“Automation is Bedrock of Productivity” – Built Robotics Exec’s Construction Tech Forecast

OEMs and private equity firms continue to team up with startups to accelerate the development of next-generation technology for the construction industry.

Those burgeoning technologies — from autonomy to AI to robotics — promise to increase safety, productivity and efficiency in field and office processes.

For this series of Q&As, Equipment World tapped a handful of startup leaders to find out what technologies are ripe to disrupt the industry and what to expect in the next five years. Those same experts also touched on some of the roadblocks to technology adoption and what contractors can do to alleviate pain points during operational changes.

Erol Ahmed, director of communications at Built RoboticsErol Ahmed, director of communications at Built RoboticsBuilt RoboticsHere’s what our first expert, Erol Ahmed, director of communications at Built Robotics, had to say:

There are many technologies that are already on the market but haven’t fully taken hold on jobsites. How do you expect that landscape to change in the next five years?

We’re at an inflection point with autonomous tools: in the next five years, we’re going to see widespread adoption of advanced technologies in construction because they will prove themselves to be the better way of doing things. Some parts of the construction process are using techniques from a century ago, but the needs of that time don’t match our own: declining productivity, rising costs, an unprecedented workforce gap, and a focus on safety all mean we have to do things differently.

The good news is that new technologies can be brought in piece by piece in easy ways. Not long ago, things like GPS, machine-assist, and cellular connectivity would have been novelties on the jobsite — now they are essential. In the next five years, we’re going to see more machines with various levels of automation, more connectivity between devices and equipment, better predictive maintenance and task planning, and AI-generated plans and processes.

Companies often cite the labor shortage or safety as the biggest benefits of emerging technology. How else is technology shaping or disrupting the jobsite of the future?

When the highways and road system were built in the United States, it was impossible to predict how cars and roads would fundamentally alter the way we live and work — even to this day. Likewise, emerging technologies are going to shift how we build in fundamental ways. For example, a good deal of a foreman’s time is tracking down people, resources, and schedules: what’s late, what’s early, what’s broken, what’s fixed.

Now imagine that it is all visible through a connected hub, significantly reducing schedule uncertainty, rework, and inefficiencies. Data-centric jobsites—that will be sensor-driven—will become commonplace. With that, how we do maintenance, utilize people and equipment, and build will be disrupted. Construction will enjoy the same benefits that traditional factory manufacturing has benefited from for decades: efficiency, safety, and profitability.

Another disruption will be automation and generative design: computers can design plans and methods of building that can be fed directly into robotic machines. I think that’s very much in the future, but it promises to help us build with 21st-century technologies to solve 21st-century problems.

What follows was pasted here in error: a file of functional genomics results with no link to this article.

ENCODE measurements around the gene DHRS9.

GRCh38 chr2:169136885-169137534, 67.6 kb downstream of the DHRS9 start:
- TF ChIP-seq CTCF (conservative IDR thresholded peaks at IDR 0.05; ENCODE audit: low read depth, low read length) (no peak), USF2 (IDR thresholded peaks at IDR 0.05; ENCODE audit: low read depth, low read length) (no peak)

What do you see as the biggest roadblocks for contractors when it comes to technology adoption? And what are you doing to help speed up the adoption process or alleviate some of that hesitation?

Disruption is the biggest roadblock. Construction relies on trusted, traditional processes even if those methods have flaws. Good deployments of emerging technologies involve a lot of planning and working with all levels of an organization, from the workers to the C-suite, to ensure expectations are clear and every person has a say.

At Built Robotics, we make sure everyone is trained correctly on using the robots; we select tasks the robot can be successful at that provide immediate value to the customer; and we walk before we run. By doing this, not only are our partners heavily involved and prepared, but there is a mutual exchange of knowledge and know-how that makes deployments run smoothly. And most importantly, we have a deployment model that allows for low-risk trials and low upfront costs.

What technology do you think will have the greatest impact on the industry in the next five years?

I don’t want to be biased working at a robotics company, but it will be automation. There are so many tasks and tools on a construction site that could benefit even from small types of automation: it’s the bedrock of productivity that’s been proven in other industries like agriculture, mining, and manufacturing. Construction has been late to the game but is certainly ready to embrace the possibilities.

What are you most optimistic about for the future of the construction industry?

I’m most excited about the new crop of skilled workers either joining or already working in construction today: they are curious, tech-savvy, hard-working, and razor-sharp. They will be the boots on the ground that will use and demand the best, most advanced tools so they can continue building the amazing marvels and infrastructure that surround us. It’s a great time to be working in construction seeing the energy and excitement they bring around emerging technologies.

Stay tuned: Our next tech perspective will feature Teleo co-founder and CEO Vinay Shet.